In general, expenditures made on behalf of another's business are not ordinary and necessary expenses of the taxpayer's business. Deputy v. duPont, 308 U.S. 488, 60 S.Ct. 363, 84 L.Ed. 416 (1940). "Payments made by a stockholder of a corporation for the purpose of protect╜ing his interest therein must be regarded as additional cost of his stock and such sums may not be deducted as ordinary and necessary expenses." Eskimo Pie Corp. v. C.I.R., 4 T.C. 669, 676, 1945 WL 220 (1945). When one corporation acquires another, the payment of the previous own╜&s obligations is considered a capital ex╜penditure and not an ordinary and neces╜sary business expense. Ill. Tool Works, Inc. and Subsidi aries v. C.I.R., 117 T.C. 39, 46, 2001 WT 863544 (2001). Only in certain, limited instances are advances to another corporation deductible. For in╜stance, a taxpayer's payments to another corporation in the process of dissolution have been held to be the taxpayer's busi╜ness expenses, and not an investment in the other corporation, where the payments were necessary to protect the reputation and credit standing of the taxpayer's own business. Allen v. C.I.R., 283 F.2d 785, 790-91 (7th Cir.1960).

4. The Court Order Does Not Make the Motor Claims Expense an Or╜dinary and Necessary Business Expense

The Receiver argues simply that because the Colorado District Court or╜dered IMMI to pay Motor's debts, the payments are. ordinary and necessary busi╜ness expenses. Docket No. 65 at 3. This argument is unpersuasive. The fact that a court has ordered payments does not auto╜matically render the payments tax deduct╜ible. "Mere obligation to pay, whether by court order or contracts, does not obviate the need to measure the expenditures against the requirements of section 162 of the Internal Revenue Code." Dolese v. U.S. , 605 F.2d 1146, 1151 (10th Cir.1979).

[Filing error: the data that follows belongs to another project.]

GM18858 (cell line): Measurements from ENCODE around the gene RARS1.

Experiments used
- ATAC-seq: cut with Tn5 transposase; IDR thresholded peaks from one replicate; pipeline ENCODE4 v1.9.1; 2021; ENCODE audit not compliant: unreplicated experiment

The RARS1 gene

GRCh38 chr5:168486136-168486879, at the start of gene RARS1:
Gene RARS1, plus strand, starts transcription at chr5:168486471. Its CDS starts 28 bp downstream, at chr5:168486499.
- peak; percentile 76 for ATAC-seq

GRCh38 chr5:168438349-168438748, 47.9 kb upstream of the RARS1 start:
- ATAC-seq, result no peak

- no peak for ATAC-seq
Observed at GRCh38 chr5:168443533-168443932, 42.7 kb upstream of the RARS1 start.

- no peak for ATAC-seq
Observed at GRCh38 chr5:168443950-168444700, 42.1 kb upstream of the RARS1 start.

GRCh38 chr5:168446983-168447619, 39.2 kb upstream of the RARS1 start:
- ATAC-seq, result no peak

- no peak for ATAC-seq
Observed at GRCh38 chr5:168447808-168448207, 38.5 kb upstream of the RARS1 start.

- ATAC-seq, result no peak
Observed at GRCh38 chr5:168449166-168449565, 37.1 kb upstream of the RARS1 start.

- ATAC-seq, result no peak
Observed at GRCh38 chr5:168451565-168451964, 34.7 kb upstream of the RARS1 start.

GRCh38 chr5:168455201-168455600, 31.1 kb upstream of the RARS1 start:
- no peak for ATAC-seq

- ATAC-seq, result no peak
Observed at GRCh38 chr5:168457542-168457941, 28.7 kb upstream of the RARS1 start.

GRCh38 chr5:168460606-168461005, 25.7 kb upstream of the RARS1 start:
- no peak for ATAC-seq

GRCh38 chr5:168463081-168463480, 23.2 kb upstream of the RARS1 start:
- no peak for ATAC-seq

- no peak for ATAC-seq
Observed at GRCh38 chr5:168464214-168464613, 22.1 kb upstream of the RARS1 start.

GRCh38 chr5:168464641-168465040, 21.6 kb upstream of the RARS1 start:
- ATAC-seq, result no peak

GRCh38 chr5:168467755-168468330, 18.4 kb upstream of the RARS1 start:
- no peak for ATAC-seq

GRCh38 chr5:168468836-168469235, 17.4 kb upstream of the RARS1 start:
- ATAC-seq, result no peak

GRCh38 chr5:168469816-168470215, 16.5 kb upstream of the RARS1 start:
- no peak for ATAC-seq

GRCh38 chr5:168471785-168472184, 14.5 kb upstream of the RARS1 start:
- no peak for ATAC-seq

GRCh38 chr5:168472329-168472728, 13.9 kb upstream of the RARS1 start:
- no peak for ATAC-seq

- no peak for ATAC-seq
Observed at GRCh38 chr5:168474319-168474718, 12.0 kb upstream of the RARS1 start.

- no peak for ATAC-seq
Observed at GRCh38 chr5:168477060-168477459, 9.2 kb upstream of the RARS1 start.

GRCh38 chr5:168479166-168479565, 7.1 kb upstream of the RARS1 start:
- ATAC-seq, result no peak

The Receiver has not introduced credi╜ble evidence that would remove the Motor Claims Expenses from the ordinary rule that a taxpayer's payments on behalf of another are not the taxpayer's own ordi╜nary and necessary business expenses. In Allen v. C.I.R., for example, the taxpayer demonstrated that an exception to the rule was warranted because the payment was necessary to protect the reputation and credit standing of the taxpayer's own busi╜ness. Allen, 283 F.2d at 790. The Receiv╜er has adduced no comparable evidence that the Motor Claims Expense was an integral part of IMMI's business.

5. The Receiver's Payments to Mo╜tor's Creditors Cannot Now Be Categorized as a Loss or a Bad Debt

The Receiver offers two alternative the╜ories under which the deduction should be allowed: as a loss under ╖ 165(a) or as a bad debt under ╖ 166(a). Docket No. 65 at 3-4. Neither of these alternative theo╜ries is persuasive. Section 165 enumer╜ates several categories of losses; the Re╜ceiver neither specifies which subsection describes the Motor Claims Expense nor explains how the expense constitutes a loss.